Cross country skiers on a ski trail

Why is nobody talking about outdoor gear's PFAS problem at Snow Show?

Much of our outdoor clothing and gear is waterproofed using toxic PFAS chemicals, but a few industry leaders are beginning to recognize it's not worth the impacts on our health and environment.

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Emily Rogers
Zero Out Toxics, Advocate

Author: Emily Rogers

Zero Out Toxics, Advocate

On staff: 2016-2017; 2021
B.A., Boston University; M.Sc. Norwegian University of Science and Technology

Emily advocates to remove toxic chemicals from our everyday lives and the environment. Emily is a NEPA native and enjoys knitting, hiking and cooking with friends.

Last week, the Outdoor Retailer Association hosted the Snow Show, an annual convention that brings together outdoor gear brands in Denver. The convention is a chance for retailers to discover new brands and products to sell and engage with a growing community of outdoor enthusiasts. This year, after significant growth in outdoor activities during the pandemic, the Snow Show promised to have 350 brands present as well as resources about emerging trends in the outdoor industry.

 

One trend that shouldn’t be ignored is growing consumer concerns over per- and polyfluoroalkyl substances, commonly referred to as PFAS.These toxic chemicals should not be in outdoor clothing and gear in the first place. Unfortunately, however, this ever-growing class of chemicals is used in a wide variety of consumer products, including outdoor gear. PFAS are generally  used in outdoor gear to make products waterproof and grease-resistant or in the case of ski wax, to reduce friction and improve glide. 

 

Often referred to as “forever chemicals'' because they don’t break down, these chemicals have been linked to a wide range of negative health impacts, including liver disease, fertility issues and cancer. Over time, PFAS build up in the environment and in our bodies, compounding their negative health effects. With 98% of Americans already having detectable levels of PFAS in their blood, work needs to be done to stop the continuous flow and build up of these chemicals in the environment and our bodies.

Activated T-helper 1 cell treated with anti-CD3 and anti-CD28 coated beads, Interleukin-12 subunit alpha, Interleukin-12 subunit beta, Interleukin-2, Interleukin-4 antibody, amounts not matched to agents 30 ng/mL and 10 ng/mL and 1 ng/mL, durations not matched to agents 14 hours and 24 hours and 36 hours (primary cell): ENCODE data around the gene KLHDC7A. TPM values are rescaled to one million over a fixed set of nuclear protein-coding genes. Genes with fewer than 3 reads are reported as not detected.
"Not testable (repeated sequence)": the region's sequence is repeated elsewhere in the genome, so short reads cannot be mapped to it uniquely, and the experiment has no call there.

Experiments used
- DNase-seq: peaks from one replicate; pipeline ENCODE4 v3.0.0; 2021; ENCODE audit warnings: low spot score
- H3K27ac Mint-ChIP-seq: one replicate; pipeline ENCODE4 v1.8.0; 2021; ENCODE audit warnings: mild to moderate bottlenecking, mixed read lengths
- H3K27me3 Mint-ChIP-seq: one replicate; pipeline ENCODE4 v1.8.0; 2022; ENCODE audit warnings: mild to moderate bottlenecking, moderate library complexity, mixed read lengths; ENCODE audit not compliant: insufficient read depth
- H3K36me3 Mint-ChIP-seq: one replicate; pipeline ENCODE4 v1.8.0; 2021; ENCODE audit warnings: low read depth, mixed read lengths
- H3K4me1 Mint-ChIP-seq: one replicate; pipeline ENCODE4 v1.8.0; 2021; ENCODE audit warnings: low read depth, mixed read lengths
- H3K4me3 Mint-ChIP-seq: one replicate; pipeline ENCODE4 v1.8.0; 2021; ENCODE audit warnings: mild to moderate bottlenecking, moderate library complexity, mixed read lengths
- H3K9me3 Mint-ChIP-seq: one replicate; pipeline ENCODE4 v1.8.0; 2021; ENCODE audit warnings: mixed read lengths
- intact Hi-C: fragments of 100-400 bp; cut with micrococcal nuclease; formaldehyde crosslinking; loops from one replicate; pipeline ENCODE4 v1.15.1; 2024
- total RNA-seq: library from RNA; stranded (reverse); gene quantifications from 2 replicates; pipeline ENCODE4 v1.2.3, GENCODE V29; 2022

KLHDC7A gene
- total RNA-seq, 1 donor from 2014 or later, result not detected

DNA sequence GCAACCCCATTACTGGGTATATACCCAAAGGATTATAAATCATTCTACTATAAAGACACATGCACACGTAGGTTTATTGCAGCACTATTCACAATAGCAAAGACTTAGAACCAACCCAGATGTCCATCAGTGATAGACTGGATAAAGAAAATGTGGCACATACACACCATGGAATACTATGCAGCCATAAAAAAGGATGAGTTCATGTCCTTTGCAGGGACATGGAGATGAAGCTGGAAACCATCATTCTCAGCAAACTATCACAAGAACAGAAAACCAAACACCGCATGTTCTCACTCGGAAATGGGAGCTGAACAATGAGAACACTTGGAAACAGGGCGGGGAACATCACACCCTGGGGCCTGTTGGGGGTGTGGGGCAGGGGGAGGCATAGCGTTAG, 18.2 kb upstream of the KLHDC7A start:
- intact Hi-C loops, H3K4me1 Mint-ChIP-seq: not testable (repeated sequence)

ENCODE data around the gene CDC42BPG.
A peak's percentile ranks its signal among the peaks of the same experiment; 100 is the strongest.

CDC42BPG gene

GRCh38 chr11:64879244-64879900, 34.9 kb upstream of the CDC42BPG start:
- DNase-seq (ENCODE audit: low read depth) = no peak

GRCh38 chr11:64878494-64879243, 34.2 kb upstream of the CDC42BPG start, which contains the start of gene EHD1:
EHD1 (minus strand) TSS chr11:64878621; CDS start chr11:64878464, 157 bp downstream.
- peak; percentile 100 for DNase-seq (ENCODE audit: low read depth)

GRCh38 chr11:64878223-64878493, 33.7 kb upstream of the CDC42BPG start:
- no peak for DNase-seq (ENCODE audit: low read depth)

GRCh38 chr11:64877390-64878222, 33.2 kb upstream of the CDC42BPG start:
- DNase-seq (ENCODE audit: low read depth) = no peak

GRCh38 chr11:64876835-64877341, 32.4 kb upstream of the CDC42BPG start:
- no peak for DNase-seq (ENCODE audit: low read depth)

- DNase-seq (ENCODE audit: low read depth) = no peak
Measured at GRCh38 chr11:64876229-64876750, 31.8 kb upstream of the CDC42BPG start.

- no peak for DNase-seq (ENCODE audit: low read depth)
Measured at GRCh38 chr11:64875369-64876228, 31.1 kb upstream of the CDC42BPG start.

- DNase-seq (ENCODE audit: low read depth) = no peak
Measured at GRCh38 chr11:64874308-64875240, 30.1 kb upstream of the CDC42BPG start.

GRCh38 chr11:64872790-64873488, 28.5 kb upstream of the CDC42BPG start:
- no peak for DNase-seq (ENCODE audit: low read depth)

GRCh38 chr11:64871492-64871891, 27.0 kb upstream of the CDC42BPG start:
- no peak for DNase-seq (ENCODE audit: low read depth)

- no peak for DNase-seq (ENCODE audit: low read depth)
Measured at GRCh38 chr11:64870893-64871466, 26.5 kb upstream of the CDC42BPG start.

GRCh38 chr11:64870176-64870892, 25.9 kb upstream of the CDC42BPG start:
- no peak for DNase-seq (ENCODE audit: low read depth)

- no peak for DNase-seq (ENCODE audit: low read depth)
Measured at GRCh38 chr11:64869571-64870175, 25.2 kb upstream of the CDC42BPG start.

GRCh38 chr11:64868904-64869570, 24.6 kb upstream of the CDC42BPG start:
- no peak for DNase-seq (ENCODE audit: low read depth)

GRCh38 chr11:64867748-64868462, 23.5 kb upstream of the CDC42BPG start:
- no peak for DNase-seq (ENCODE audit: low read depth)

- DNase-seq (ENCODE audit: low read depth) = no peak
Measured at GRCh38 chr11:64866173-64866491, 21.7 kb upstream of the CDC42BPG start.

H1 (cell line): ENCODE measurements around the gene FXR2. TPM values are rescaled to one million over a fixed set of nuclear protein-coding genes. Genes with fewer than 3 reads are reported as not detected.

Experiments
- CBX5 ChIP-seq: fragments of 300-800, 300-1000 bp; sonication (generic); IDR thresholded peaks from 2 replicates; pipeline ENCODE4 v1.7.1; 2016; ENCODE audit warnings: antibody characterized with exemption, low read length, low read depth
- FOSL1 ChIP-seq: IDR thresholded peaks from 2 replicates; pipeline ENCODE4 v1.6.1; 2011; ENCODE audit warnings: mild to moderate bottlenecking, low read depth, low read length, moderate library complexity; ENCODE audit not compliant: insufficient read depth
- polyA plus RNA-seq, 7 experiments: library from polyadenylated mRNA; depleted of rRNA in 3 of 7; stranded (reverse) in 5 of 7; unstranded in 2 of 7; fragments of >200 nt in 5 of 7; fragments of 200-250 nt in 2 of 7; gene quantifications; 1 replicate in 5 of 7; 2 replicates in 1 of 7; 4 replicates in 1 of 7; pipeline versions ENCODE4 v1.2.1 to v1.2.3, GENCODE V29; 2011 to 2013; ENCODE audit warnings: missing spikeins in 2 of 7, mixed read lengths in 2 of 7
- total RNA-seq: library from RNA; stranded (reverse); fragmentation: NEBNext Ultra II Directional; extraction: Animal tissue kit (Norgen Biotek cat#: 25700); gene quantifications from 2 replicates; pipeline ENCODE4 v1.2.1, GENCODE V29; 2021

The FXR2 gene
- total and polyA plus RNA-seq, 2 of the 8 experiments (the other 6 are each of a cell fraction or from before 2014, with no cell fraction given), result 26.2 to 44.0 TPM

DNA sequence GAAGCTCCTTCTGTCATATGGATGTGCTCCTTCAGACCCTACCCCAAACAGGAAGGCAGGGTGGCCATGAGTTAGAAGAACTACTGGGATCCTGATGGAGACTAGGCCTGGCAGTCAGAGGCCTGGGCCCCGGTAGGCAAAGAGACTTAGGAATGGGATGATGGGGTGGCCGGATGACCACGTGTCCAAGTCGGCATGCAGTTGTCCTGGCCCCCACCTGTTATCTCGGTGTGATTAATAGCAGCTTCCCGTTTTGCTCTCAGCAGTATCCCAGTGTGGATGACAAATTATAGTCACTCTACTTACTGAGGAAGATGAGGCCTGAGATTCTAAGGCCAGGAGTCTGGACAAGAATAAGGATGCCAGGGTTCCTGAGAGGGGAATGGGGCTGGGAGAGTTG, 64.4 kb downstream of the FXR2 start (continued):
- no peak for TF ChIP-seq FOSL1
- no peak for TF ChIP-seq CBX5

The outdoor industry prides itself on promoting healthy living and active lifestyles. You’d think that industry would avoid using chemicals that pollute our bodies and the environment, and yet, many outdoor brands are failing to phase these toxic chemicals out of their supply chains and products. In fact, consumer advocacy group Toxic-Free Future released a report, Toxic Convenience: The hidden costs of forever chemicals in stain- and water-resistant products, last Wednesday, the same day the Snow Show began, which found that clothing and gear labeled as stain- and water-resistant from several big outdoor retailers contain worrying levels of toxic PFAS. “Forever chemicals” were found in products sold by outdoor clothing and gear retailers like REI, which is why PIRG supports Toxic-Free Future’s campaign calling on REI to commit to phasing out PFAS from its stores.

 

While the findings from this report are troubling, there are some companies that have taken it upon themselves to protect their customers and the environment by phasing out PFAS from their supply chains and products. Brands like Patagonia and The North Face have recently made public commitments to working on eliminating PFAS from their products over the next few years. Fjällräven and Keen are among the brands that have already begun phasing out PFAS from their products. These industry leaders should be celebrated and more brands should commit to following suit to protect consumers and the places we love from these toxic chemicals.

 

Brands that are taking the lead on eliminating PFAS should celebrate these advancements and promote awareness about the toxic threat of PFAS at the Outdoor Retailer Association’s Snow Show. Hopefully, over the next year we will see more brands following suit and next year’s convention will have 350 outdoor clothing and gear brands committed to PFAS-free outdoor products. After all, when we go outside to enjoy all that nature has to offer, we shouldn’t be leaving a toxic trail of pollution behind us.

Emily Rogers
Zero Out Toxics, Advocate

Author: Emily Rogers

Zero Out Toxics, Advocate

On staff: 2016-2017; 2021
B.A., Boston University; M.Sc. Norwegian University of Science and Technology

Emily advocates to remove toxic chemicals from our everyday lives and the environment. Emily is a NEPA native and enjoys knitting, hiking and cooking with friends.